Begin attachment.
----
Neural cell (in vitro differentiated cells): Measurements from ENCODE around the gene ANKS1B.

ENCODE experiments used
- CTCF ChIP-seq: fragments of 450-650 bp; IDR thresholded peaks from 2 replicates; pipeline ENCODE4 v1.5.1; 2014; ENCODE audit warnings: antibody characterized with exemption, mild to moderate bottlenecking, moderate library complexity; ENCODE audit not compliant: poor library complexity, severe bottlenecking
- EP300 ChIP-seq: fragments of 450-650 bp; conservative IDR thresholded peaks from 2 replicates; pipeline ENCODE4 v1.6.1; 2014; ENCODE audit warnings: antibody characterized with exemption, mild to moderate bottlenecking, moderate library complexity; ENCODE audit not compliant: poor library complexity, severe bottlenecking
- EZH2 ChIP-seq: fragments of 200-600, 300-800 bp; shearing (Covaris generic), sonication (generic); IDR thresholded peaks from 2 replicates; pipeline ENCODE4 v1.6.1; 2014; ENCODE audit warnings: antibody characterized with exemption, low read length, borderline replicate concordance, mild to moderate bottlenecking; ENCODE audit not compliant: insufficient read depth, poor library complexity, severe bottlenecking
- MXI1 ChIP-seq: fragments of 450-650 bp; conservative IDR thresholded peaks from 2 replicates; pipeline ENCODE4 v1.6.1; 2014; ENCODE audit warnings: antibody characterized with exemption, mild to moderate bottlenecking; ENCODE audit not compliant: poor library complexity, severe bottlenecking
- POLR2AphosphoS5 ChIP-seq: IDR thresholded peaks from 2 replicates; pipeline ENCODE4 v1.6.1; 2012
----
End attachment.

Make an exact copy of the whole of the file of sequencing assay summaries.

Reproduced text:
Neural cell (in vitro differentiated cells): Measurements from ENCODE around the gene ANKS1B.

ENCODE experiments used
- CTCF ChIP-seq: fragments of 450-650 bp; IDR thresholded peaks from 2 replicates; pipeline ENCODE4 v1.5.1; 2014; ENCODE audit warnings: antibody characterized with exemption, mild to moderate bottlenecking, moderate library complexity; ENCODE audit not compliant: poor library complexity, severe bottlenecking
- EP300 ChIP-seq: fragments of 450-650 bp; conservative IDR thresholded peaks from 2 replicates; pipeline ENCODE4 v1.6.1; 2014; ENCODE audit warnings: antibody characterized with exemption, mild to moderate bottlenecking, moderate library complexity; ENCODE audit not compliant: poor library complexity, severe bottlenecking
- EZH2 ChIP-seq: fragments of 200-600, 300-800 bp; shearing (Covaris generic), sonication (generic); IDR thresholded peaks from 2 replicates; pipeline ENCODE4 v1.6.1; 2014; ENCODE audit warnings: antibody characterized with exemption, low read length, borderline replicate concordance, mild to moderate bottlenecking; ENCODE audit not compliant: insufficient read depth, poor library complexity, severe bottlenecking
- MXI1 ChIP-seq: fragments of 450-650 bp; conservative IDR thresholded peaks from 2 replicates; pipeline ENCODE4 v1.6.1; 2014; ENCODE audit warnings: antibody characterized with exemption, mild to moderate bottlenecking; ENCODE audit not compliant: poor library complexity, severe bottlenecking
- POLR2AphosphoS5 ChIP-seq: IDR thresholded peaks from 2 replicates; pipeline ENCODE4 v1.6.1; 2012